The Mongol invasion
In March 1220, the Mongol tide of calamity was spotted outside the city’s gates, its troops more numerous than locusts, each detachment like a billowing sea. The conquest was by no means a military achievement. High and resistant walls with a circumference of 1.5 km encircled the city citadel. The selfless warriors defending it made the fortress impregnable at all. But Genghis Khan still managed to take the city. It happened not as a result of defeat in a fair fight. It was the consequence of the treachery and cowardice of traitors.
Their leader Genghis Khan, The Wind of God’s Omnipotence, rode to the Namazgokh Mosque and proclaimed himself the Scourge of God. “If you had not committed great sins,” he said, “God would not have sent a punishment like me”.
“From the reflection of the sun, the plain seemed to be a tray filled with blood.” A refugee who finally managed to escape to Khorasan said of the massacre: They came, they sapped, burnt, slew, plundered, and they departed. The city was plundered; all buildings were burned to the ground. All of them, except for the Kalyan minaret. Before its greatness, Genghis Khan had to bow his head.
But neither then, nor ever after, did the proud and freedom-loving Bukharans put up with oppression, and any next government was afraid of people unrest.
The city took a century to recover from the trauma, at which point it was taken, destroyed, and depopulated by the Persian Khan Abaqa II. By 1366 Ibn-Battuta recorded that a few of its mosques, academies, and bazaars were lying in ruins. The once holy city had a reputation for fanaticism, falsehood, and denial of the truth.
The Timurids reconstructed the Chashma-Ayub mausoleum, the sacred source of the biblical Job. The Shaybanids revived the importance of the city, returning it to the status of the capital of the empire.
In 1500 the Uzbek clan leader Mohammed Shaybani Khan entered the city and murdered its ruler Ali, thus supplanting the squabbling Timurid line with his Uzbek dynasty. The Timurids rallied briefly under the return of Babur to Bukhara in 1511. On 12 December 1512, Babur and his Shi’ite Persian allies were routed in the pivotal battle of Gijduvan, and the Timurid leader fled Transoxiana forever. The Uzbeks were undisputed winners, and the city was its capital again, with the Oxus as the fragile border with Shi’ites Persia.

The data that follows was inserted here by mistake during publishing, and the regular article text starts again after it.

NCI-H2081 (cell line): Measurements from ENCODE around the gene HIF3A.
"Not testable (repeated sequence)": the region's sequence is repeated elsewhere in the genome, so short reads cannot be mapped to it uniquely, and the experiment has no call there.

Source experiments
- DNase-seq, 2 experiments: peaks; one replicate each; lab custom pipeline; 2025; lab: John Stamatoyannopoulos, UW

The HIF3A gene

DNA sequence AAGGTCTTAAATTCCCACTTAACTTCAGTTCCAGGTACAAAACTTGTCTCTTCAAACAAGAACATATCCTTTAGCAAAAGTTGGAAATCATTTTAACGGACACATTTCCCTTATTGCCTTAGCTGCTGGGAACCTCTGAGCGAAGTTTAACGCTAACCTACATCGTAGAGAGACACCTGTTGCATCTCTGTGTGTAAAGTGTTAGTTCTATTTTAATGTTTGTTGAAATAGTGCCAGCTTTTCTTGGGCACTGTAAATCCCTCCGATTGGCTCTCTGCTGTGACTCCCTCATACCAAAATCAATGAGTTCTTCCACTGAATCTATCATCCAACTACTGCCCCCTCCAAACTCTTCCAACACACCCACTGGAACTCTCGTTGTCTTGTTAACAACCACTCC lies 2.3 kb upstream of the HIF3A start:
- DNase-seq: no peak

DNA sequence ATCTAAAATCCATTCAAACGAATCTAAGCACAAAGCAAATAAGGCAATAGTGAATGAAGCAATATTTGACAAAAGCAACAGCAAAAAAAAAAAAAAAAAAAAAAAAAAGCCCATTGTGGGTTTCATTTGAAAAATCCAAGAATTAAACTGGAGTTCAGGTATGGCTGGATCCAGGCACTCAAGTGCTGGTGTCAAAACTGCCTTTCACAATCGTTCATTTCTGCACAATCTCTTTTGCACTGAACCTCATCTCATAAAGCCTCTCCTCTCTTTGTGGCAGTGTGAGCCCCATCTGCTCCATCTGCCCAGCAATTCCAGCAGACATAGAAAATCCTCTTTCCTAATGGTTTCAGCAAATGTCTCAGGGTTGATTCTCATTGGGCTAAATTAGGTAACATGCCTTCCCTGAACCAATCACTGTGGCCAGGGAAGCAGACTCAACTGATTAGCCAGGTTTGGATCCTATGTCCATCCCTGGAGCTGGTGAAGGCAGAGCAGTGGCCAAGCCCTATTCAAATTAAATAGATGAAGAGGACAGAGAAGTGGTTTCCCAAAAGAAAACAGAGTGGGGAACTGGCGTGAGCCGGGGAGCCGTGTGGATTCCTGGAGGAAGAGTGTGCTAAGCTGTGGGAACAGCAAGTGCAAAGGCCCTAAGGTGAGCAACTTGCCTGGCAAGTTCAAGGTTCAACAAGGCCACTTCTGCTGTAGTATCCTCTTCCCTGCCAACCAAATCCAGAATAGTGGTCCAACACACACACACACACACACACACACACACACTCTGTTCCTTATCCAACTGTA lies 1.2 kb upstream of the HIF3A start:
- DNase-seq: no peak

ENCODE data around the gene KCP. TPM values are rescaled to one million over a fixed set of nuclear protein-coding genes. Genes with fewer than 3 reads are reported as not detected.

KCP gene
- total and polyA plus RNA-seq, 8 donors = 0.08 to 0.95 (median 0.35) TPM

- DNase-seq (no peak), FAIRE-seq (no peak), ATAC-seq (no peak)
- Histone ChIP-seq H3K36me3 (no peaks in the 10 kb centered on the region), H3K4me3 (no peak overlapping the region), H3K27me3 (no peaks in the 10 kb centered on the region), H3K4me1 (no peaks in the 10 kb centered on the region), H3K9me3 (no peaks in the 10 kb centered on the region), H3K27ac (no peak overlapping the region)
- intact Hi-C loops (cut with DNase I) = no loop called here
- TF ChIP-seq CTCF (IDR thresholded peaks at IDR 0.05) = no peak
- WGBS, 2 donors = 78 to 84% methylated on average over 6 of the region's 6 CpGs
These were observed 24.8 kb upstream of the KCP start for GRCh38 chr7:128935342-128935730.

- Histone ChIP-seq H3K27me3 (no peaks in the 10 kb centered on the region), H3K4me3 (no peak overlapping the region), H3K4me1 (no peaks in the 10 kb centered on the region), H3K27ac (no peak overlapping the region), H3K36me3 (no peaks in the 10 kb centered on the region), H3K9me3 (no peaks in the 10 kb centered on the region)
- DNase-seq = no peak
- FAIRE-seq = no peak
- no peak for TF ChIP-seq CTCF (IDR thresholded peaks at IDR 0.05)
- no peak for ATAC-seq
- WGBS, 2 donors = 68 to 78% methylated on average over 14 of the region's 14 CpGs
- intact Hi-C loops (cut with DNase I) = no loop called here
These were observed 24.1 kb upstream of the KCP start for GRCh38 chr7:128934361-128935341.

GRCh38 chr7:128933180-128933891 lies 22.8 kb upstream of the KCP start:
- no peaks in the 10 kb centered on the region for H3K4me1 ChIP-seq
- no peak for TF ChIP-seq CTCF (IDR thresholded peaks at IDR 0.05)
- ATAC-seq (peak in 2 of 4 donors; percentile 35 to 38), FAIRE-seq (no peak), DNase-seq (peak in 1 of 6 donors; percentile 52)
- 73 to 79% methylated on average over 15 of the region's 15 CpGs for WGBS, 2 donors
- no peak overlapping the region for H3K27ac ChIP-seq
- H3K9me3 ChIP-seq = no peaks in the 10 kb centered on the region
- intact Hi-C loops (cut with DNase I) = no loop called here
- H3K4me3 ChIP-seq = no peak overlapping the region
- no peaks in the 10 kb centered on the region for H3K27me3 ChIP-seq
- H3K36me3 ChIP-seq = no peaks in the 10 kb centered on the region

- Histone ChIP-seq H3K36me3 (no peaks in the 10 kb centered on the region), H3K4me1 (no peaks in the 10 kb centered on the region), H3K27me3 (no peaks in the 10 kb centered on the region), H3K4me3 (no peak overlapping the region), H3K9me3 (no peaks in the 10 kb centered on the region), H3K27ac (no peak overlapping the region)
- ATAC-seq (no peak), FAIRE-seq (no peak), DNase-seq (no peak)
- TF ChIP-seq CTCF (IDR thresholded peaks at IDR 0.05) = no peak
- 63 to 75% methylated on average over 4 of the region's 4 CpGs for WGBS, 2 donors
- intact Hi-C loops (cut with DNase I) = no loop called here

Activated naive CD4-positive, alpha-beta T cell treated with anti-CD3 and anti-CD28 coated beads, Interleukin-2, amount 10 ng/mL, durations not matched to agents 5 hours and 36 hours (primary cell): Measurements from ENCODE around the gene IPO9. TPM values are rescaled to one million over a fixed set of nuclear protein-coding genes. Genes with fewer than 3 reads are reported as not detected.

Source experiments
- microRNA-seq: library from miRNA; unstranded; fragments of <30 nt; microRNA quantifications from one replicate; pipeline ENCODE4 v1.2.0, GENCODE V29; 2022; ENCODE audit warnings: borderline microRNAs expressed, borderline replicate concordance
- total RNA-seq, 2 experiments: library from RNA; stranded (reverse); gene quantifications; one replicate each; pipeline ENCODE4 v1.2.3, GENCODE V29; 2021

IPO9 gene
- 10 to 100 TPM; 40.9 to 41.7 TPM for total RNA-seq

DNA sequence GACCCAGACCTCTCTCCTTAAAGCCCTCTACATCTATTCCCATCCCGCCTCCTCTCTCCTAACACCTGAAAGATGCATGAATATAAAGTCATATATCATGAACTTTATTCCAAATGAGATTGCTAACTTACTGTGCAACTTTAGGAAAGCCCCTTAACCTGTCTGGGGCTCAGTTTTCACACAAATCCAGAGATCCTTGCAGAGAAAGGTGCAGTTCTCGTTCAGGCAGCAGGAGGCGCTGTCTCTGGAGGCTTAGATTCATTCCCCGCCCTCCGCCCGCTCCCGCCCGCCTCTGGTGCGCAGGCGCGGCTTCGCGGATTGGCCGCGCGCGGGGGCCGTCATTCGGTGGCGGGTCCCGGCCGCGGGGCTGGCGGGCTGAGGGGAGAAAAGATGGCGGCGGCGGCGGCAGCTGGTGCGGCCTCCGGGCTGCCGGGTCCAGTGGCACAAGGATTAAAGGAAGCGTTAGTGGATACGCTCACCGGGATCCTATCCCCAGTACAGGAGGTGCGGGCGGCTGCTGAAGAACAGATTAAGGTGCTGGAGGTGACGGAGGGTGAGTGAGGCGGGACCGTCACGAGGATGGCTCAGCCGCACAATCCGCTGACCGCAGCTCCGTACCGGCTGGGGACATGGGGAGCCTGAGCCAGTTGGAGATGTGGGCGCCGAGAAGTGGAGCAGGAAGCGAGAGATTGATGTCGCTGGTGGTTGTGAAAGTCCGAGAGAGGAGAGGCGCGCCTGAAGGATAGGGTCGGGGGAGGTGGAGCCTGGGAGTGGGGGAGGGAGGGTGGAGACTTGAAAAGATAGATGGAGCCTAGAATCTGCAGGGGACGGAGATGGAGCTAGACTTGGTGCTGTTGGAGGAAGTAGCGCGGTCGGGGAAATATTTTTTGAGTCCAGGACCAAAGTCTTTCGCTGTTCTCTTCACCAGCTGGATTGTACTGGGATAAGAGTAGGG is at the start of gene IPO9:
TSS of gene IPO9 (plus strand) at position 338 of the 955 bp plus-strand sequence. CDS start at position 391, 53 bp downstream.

Abdullah Khan reunited the Uzbek clans with a reign of public order that ended decades of anarchy. Abdullah’s reign prepared the ground for the city’s second golden age, and his name grew to near-legendary proportions. The artisans from conquered Herat fuelled a flowering of decorative and miniature art.
After Russia annexed Astrakhan in 1552, the Mongol leader Yar Mohammed and his son Jan fled to Bukhara to found a new Uzbek family dynasty, the Janids or Astrakhanids, who ruled for the next 150 years. As overland, continental trade routes withered, and wars with Shi’ite Persia intensified Sunni city’s religious isolation, the khanate sank into economic stagnation and religious fanaticism.
Soviet and post-Soviet history of Bukhara
After the October Revolution, the city remained the capital of the Bukharan People's Soviet Republic. Later, the territory was divided between modern Uzbekistan, Turkmenistan, and Tajikistan. The city remained on the territory of Uzbekistan, but in addition to the Uzbek language, Tajik speech is still heard here, and Russian is the language of interethnic communication.
In the 90s, the historical center of Bukhara was included in the List of UNESCO World Cultural Heritage Sites. As the medieval geographer Mukaddasi said, this city is blessed for everyone who aspires to come here. A holy, warm, bright, hospitable city - you will want to walk endlessly along its ancient cobblestone streets, wandering and admiring. Historical films are shot in the squares - their atmosphere inspires artists and poets and gives photographers shots of pure art.
One-day Bukhara tours, as well as excursions as part of a multi-day trip to Uzbekistan.
Chain and boutique hotels in Bukhara from 3* to 5* with a location in the historical part of the city.
Sights of Bukhara
• Faizabad khanaka
• Jami (Juma) - Friday Mosque
• Kalyan mosque as part of the architectural complex of the same name
• Kalyan minaret as part of the architectural complex of the same name
• Khoja-Gaukushon architectural ensemble
• Khoja Zainuddin complex with Mosque-khanaka
• Kukeldash madrasah
• Magoki-Attori Mosque
• Miri-Arab Madrasah
• Poi-Kalon architectural ensemble
• Registan is an ancient city square with a central location
• Sayfiddin Boharzi Mausoleum
• Trading domes
• Ulugbek - madrasah, one of the three that were built by the grandson of Amir Timur
Sights of Bukhara: Vicinity
• Emir's Palace, Kagan
• Jeyran - Eco center
• Naqshbandi - Memorial complex
Bukhara Museums - a brief description
• State Architectural Art Museum-Preserve
• Fayzulla Khodzhayev House-Museum
History of Bukhara
Transfers to airport/train station/hotel